With the S1 series, Panasonic has a monopoly on full-frame mirrorless cameras that record high-quality 4K 10-bit video. However, over the past two months, Canon and Sony have released some great video-centered cameras that fit the S1 for video while being considerably smaller than the two-pound-plus S1. Now Panasonic has responded with the full-frame Lumix S5. It takes almost everything that is good with the Lumix S1 and puts it in a much smaller and lighter body.
The S5 retains key video features of the S1, such as 4K 10-bit video, built-in five-axis stabilization, and a fold-down display, and to top it off, it has a new, improved autofocus system that’s faster than Panasonic S1’s larger full-frame cameras.
Considering that it looks more powerful than the S1 and yet costs 500 less less, is there a catch? To find out, I put a pre-production model to the test around Paris and in the French campaign to see what he could and could not do.
Body and Handling
With the S5, Panasonic finally has a full-frame camera that is as small as the competing models such as Sony’s A7 III and Nikon Z6. At 714 grams with battery and memory card, it weighs a little more than the A7 III and Z6. However, it is almost 300 grams or 0.7 pounds lighter than the S1. At the same time, the S5 has a magnesium alloy body designed to distribute heat so that it does not suffer from overheating problems like its rival Canon EOS R6 (more on that soon).
I loved the handling of the S1, but I found that the S5 was just as good and even better than the A7 III and the Nikon Z6. It has a nice handle to get started, as well as many manual controls that allow you to adjust the continuous striking, shutter, aperture, ISO and other controls without ever diving into a menu.
If you set up your buttons and quick menu correctly, you should rarely — if ever-need to explore the main menus. If you do, Panasonic has updated them to make them more logical and easier to navigate.
Navigation is also facilitated by the fact that you can use the menus, as well as focus and other functions directly from the touch screen. It also turns to the side and rotates 270 degrees so you can see yourself, which makes the S5 a very good vlog and selfie camera. It’s incredibly versatile.
Unfortunately, the S5 contains only one OLED EVF with 2.36 million points, significantly less than the OLED model with 5.76 million points of the S1. Perhaps Panasonic thought that video marksmans did not need high-resolution EVF, since they would mainly use the touch screen. I don’t agree, but I would have expected Panasonic to use at least a 3,69 million dot screen like the one on Sony’s A7 III at a similar price from 2018.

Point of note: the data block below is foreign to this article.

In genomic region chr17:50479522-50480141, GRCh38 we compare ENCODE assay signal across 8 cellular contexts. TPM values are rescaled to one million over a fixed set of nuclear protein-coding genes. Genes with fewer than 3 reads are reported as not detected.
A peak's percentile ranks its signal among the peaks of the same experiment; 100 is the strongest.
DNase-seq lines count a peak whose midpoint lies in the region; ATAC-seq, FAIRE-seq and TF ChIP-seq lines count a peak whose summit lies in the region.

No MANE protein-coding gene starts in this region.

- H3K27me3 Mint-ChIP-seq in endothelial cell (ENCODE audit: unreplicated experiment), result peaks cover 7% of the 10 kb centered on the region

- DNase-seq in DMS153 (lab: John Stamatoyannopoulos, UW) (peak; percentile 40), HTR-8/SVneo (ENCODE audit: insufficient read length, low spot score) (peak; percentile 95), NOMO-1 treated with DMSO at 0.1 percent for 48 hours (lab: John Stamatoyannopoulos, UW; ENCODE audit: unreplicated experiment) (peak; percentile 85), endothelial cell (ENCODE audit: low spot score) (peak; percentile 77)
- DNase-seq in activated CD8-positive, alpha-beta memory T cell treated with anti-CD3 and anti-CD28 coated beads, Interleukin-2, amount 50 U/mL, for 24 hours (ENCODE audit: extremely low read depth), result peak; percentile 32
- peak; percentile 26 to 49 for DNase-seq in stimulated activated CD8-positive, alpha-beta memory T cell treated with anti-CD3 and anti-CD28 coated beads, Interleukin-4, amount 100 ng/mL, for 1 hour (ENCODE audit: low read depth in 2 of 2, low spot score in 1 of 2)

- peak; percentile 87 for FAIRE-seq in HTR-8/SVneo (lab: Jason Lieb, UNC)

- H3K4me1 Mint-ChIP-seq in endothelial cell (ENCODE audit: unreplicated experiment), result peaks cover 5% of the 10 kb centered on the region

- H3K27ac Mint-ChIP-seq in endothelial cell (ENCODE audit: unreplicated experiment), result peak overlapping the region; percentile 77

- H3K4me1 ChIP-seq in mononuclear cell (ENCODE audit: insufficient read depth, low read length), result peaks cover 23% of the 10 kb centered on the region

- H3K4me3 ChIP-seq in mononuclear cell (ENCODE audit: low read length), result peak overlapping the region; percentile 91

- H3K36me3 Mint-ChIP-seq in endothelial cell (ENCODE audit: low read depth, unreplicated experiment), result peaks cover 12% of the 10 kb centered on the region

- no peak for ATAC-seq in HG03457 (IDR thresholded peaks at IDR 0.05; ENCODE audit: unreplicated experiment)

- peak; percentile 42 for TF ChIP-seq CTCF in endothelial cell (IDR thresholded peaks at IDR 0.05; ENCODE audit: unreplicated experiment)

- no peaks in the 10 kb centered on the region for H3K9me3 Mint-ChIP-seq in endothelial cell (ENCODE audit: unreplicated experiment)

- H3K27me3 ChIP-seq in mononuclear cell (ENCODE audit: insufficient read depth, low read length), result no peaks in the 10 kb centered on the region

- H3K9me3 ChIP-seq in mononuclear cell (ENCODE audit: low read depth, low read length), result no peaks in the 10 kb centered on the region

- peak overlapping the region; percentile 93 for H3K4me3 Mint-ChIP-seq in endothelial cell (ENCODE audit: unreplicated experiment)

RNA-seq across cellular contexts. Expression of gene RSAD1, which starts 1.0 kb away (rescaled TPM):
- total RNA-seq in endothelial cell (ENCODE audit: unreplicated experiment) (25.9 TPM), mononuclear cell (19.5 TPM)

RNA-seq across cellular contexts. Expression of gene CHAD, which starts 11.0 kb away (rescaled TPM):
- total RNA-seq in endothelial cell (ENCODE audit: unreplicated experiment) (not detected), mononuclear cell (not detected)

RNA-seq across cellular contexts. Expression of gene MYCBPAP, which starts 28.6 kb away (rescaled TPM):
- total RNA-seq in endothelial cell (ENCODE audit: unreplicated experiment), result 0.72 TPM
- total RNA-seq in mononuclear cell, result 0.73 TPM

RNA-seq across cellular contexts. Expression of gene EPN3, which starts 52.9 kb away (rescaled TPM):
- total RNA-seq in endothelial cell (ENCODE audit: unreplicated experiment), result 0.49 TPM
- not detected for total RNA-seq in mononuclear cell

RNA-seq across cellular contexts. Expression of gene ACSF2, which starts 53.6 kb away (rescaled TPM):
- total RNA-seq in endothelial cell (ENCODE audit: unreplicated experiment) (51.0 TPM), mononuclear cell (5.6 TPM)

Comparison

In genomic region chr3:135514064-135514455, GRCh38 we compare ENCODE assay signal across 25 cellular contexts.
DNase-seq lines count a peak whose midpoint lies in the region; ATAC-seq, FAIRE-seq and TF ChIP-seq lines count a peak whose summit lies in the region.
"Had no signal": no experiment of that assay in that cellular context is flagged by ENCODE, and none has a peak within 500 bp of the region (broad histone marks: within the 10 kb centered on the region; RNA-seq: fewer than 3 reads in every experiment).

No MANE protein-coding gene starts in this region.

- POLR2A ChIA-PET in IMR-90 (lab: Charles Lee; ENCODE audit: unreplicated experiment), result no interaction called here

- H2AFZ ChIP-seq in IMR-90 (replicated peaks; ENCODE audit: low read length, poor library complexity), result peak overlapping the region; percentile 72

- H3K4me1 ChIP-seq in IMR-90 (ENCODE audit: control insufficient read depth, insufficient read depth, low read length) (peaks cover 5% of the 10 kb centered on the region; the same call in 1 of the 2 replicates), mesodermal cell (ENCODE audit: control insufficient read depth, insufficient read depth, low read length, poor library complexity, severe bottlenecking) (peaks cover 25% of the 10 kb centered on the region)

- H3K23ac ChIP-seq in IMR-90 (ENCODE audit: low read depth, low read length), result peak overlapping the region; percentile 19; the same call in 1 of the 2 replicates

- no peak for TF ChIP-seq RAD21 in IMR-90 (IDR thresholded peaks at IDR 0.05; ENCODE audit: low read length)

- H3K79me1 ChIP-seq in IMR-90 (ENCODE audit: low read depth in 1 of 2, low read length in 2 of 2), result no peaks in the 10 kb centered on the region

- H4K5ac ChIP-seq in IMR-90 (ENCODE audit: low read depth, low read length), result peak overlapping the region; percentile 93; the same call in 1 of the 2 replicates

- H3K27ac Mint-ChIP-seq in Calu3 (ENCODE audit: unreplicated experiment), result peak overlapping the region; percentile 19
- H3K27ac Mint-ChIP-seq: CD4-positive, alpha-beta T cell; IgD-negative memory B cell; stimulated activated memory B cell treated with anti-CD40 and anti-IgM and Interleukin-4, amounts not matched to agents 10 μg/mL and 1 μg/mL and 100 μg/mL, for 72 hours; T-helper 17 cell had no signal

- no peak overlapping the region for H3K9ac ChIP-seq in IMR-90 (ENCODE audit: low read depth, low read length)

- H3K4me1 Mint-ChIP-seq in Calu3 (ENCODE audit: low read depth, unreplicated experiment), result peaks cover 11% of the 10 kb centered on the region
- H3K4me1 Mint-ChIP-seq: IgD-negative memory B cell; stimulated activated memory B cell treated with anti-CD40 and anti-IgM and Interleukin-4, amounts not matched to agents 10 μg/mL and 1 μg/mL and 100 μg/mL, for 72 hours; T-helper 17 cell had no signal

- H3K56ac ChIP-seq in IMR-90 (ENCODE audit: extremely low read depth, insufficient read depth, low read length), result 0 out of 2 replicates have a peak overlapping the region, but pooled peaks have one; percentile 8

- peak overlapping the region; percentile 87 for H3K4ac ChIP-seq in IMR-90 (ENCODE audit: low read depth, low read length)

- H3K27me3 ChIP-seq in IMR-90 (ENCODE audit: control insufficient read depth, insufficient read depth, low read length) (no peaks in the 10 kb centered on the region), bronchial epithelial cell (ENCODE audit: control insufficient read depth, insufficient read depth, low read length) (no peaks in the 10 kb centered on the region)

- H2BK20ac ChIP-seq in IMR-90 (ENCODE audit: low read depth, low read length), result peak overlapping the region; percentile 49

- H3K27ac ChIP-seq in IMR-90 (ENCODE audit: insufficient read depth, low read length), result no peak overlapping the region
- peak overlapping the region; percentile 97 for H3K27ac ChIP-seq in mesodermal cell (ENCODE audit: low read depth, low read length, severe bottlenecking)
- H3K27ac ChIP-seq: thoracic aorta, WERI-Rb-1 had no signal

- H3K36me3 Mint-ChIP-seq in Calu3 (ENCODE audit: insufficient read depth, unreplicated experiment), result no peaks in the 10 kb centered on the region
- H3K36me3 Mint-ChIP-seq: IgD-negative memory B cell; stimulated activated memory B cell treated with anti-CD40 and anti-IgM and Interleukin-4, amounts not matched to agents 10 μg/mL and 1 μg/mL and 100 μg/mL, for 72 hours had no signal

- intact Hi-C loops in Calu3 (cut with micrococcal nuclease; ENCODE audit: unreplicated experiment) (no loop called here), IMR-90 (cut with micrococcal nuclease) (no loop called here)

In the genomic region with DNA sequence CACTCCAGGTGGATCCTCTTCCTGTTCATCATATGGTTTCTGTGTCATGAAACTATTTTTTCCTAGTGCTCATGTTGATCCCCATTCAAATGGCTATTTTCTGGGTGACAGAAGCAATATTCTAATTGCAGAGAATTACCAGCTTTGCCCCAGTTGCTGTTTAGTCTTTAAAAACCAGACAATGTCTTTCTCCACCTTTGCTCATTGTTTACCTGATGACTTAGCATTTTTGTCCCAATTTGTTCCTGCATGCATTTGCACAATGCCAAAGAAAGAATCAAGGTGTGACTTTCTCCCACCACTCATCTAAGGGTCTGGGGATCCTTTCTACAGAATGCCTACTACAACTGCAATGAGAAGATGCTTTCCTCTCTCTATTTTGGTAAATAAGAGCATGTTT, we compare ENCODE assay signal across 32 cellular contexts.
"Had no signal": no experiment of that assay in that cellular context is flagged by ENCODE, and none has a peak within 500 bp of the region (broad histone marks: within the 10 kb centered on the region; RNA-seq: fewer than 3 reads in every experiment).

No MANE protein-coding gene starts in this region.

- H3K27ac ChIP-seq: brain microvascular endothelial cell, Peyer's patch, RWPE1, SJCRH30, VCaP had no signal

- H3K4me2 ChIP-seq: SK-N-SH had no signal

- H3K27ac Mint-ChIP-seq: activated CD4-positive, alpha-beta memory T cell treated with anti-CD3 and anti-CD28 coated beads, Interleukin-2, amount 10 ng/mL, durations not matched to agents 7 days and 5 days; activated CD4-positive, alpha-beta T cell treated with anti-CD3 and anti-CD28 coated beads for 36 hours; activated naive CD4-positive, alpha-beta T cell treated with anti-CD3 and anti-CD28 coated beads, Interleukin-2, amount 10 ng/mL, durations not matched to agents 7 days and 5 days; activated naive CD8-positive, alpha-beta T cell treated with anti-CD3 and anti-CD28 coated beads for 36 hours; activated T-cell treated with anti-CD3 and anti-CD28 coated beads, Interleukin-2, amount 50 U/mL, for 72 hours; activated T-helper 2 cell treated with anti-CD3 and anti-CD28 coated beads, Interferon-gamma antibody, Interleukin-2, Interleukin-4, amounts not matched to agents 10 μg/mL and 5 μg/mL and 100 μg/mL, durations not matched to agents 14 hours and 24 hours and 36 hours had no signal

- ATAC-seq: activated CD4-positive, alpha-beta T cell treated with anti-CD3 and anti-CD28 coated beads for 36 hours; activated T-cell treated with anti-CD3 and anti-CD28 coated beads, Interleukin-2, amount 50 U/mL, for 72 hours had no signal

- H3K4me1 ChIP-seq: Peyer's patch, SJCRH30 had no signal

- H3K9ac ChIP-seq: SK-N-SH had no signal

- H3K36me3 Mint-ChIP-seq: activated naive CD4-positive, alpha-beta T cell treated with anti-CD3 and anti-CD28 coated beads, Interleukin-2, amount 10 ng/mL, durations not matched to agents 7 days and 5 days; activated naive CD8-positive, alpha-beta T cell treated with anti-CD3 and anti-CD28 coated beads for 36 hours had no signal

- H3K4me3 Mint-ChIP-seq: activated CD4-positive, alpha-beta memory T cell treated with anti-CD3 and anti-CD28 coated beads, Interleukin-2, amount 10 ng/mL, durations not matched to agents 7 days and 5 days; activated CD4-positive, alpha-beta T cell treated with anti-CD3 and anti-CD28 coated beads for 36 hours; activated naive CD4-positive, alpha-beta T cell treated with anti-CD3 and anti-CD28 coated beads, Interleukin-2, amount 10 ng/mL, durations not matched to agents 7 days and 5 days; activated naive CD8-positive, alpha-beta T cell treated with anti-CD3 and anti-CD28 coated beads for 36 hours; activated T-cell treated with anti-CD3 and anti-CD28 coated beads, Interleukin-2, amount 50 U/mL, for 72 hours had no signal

The S5 also has a small memory compromise. You get two SD cards, but only one is a faster UHS-II slot, the other is UHS-I. Panasonic told me they did that because the S5 is primarily a video camera and faster speeds don’t help the video because the maximum data rate is 150 megabits per second far below what a higher UHS-I card can handle.Slower speeds aren’t ideal for burst striking, but again, the S5 isn’t exactly a sports camera, as I’ll discuss soon.
As for the connectors, the S5 has headphone and microphone jacks with line and microphone level inputs that can accommodate many types of powered and non-powered microphones. It is also compatible with Panasonic xlr1 adapter for multi-channel XLR audio inputs. However, you only get a micro HDMI port and not a regular HDMI port like the S1 or GH5 — which is not ideal for professional marksmans who use external recorders.
A nice new feature is the USB-C port, which can charge the battery and power the camera at the same time-a boon for event videographers. The new battery has decent endurance as it can handle 470 shots per charge and well over an hour of 4K striking. the new cells can be used in a GH5 (and charged in SPARE GH5 chargers), but the S5 cannot use GH5 batteries.
I will be brief when it comes to fixed photography as this is not a priority with this camera. The S5 is certainly not a sports camera, on the one hand. It only makes bursts of 5 frames per second with continuous autofocus, less than half of what the A7 III can handle. On the plus side, it offers great photos with natural colors and skin tones. Thanks to the image stabilization, the double ISO system and the huge camera sensor, it shines even in low light conditions.
For example, although the S5 is not a high-resolution camera like the A7R IV, it has a high-resolution mode that combines multiple photos into a single 96-megapixel image. The results can be pleasant, but you need a tripod to get functional images.
The S5 has an advantage over its competitors because the photos do not have the very small streaks that can be caused by the phase detection pixels on the sensor. Overall, however, the S5 is a video-centric camera, and photos are just an added bonus.